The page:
Also note there are thin flat shim washers at each end of the worm,
not shown on the assembly drawing that comes with the GP35. These tend to stick to the bushings, so if you have to turn one around move the shim washer back towards the worm.

If you ever have to take the trucks apart for cleaning, the 3 inside gears are not identical but are not named separately on the assembly drawing. They will fit the wrong way but will not run properly. The top gear that meshes with the worm is slightly larger than the other two and has 13 teeth. The lower two gears that mesh with the wheel axle gears are smaller and have 12 teeth. Make sure the wheelwipers are slightly touching both wheels at the same time without excessive pressure, and that the top of the wiper contacts the chassis.

 Glen's info:

A procedure warning of all the 'gotchas' can be found in the yahoo Z Scale enZyclopedia under Performance Zone / MTL GP35 Cleaning and Re-assembly  .

You should not have to completely disassemble a new GP35 to install the decoder, but note the motor springs have to be disconnected and how to prevent spring flyaway and making sure the wormshaft bushing tabs are properly seated in the chassis slots when re-assembling.  If these tabs do not seat properly the wormshafts will bind and the loco will run very slow.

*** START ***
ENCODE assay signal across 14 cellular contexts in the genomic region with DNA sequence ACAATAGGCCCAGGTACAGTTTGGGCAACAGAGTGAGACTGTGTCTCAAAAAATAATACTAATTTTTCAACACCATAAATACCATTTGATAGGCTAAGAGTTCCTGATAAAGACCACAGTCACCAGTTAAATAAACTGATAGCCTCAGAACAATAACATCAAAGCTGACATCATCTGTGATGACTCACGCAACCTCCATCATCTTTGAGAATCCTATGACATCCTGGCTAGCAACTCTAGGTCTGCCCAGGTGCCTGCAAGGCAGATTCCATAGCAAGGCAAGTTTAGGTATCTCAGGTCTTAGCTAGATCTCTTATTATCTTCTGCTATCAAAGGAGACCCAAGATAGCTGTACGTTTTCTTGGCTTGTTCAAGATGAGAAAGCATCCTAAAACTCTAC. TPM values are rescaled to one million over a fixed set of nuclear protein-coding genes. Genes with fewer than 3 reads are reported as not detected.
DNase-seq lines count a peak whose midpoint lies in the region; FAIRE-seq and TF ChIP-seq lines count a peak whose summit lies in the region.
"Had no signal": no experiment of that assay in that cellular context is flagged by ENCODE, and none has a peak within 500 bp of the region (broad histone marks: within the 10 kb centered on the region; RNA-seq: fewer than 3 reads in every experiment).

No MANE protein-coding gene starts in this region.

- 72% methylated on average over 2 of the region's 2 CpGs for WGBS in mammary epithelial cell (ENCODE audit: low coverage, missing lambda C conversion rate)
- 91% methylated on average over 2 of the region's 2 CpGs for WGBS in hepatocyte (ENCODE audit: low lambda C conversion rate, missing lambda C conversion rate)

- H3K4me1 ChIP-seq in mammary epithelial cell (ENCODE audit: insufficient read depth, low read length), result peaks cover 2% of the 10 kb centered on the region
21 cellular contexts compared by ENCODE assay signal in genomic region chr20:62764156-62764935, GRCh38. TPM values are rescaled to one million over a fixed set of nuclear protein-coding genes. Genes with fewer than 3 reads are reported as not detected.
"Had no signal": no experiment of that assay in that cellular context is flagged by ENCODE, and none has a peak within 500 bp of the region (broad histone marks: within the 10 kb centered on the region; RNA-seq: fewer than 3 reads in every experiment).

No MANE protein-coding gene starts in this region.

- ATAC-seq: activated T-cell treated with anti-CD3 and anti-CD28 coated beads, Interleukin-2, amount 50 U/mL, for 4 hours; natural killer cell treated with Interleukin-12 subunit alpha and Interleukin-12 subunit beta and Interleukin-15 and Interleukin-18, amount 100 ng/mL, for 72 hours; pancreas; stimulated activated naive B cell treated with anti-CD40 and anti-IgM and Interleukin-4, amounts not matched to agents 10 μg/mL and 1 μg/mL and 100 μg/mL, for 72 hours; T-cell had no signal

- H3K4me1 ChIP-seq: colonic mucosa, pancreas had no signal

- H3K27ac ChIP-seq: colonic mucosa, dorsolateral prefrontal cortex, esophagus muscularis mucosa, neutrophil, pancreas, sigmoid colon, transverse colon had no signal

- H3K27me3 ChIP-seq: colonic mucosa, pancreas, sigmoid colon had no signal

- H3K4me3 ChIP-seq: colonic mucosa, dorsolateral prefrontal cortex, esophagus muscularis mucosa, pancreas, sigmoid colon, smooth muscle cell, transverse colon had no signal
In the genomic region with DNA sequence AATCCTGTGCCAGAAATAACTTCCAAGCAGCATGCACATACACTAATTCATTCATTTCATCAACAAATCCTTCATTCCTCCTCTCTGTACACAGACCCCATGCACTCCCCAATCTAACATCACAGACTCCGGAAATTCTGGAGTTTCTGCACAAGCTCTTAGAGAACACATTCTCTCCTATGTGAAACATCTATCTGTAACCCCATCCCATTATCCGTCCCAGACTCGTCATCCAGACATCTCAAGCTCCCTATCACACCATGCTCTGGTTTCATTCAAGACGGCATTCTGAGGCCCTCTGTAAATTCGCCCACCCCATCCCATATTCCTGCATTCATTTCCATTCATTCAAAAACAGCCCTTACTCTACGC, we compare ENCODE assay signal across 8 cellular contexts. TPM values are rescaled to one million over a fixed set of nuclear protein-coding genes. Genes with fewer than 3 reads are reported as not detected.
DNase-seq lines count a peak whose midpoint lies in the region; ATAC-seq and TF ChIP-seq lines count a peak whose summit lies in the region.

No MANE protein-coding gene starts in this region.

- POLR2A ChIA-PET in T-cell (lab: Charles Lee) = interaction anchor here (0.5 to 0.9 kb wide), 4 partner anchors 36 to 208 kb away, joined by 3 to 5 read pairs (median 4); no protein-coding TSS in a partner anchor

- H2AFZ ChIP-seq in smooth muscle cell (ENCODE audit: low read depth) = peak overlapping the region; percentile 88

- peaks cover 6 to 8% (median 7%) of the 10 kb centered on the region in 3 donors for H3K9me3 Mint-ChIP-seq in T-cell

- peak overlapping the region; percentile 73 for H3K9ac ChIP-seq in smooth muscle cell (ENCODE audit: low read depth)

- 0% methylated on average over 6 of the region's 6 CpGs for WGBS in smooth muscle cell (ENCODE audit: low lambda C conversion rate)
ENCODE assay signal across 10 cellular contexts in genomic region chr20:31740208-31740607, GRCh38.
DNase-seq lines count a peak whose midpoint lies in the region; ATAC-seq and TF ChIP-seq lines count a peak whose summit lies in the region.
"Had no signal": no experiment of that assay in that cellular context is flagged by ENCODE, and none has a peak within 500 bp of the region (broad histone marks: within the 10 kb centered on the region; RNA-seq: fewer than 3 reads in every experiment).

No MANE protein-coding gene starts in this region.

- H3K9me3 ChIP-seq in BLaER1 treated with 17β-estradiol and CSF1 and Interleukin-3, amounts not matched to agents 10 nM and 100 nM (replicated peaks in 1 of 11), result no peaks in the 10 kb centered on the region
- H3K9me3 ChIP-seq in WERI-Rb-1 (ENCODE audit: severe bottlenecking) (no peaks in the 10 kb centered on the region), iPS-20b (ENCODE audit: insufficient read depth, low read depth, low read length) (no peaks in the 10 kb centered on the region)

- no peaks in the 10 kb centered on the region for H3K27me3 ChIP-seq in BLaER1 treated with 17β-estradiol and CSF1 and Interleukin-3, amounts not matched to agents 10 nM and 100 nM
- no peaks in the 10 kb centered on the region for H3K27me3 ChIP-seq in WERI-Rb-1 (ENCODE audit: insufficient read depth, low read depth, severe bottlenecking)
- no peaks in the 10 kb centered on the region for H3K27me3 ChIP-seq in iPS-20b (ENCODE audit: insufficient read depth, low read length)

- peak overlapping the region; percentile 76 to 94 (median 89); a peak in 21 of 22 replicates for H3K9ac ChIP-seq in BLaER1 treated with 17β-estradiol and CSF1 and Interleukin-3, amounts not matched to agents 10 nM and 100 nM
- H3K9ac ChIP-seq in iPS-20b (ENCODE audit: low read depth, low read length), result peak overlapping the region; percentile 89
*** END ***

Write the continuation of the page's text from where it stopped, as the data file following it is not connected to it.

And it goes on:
DCC in MT gp-35 from Robert Ray

Subject: DCC'd my Geep... Easy!

The problem is all DCC format decoders are too wide. So, I just let it sit diagonal. All the decoders are too long except 3 models from Lenz.

The Gold Mini, LE0511, and LE0510 are all short enough to fit in the rear without obstructing the numberboards.

How to do it?

1: Remove contact springs from motor then gently lift the front of the light board up over it's retaining tab, slide forward, and remove the light board.

2: Bust all 5 tabs off with pliers, bending towards the outsides. They snap off easy, but bending towards the outsides, snaps them off clean and flush.

3: place a strip of electrical tape over the length of the top of the mechanism so metal filings don't fall inside. Remove tape after drilling.

4: use a #62 drill bit, and drill 2 holes, 1 on each side of the frame, 1/10" deep, then tap with an 00-90 tap from your MTL Coupler tools. Shake and blow filings out of hole.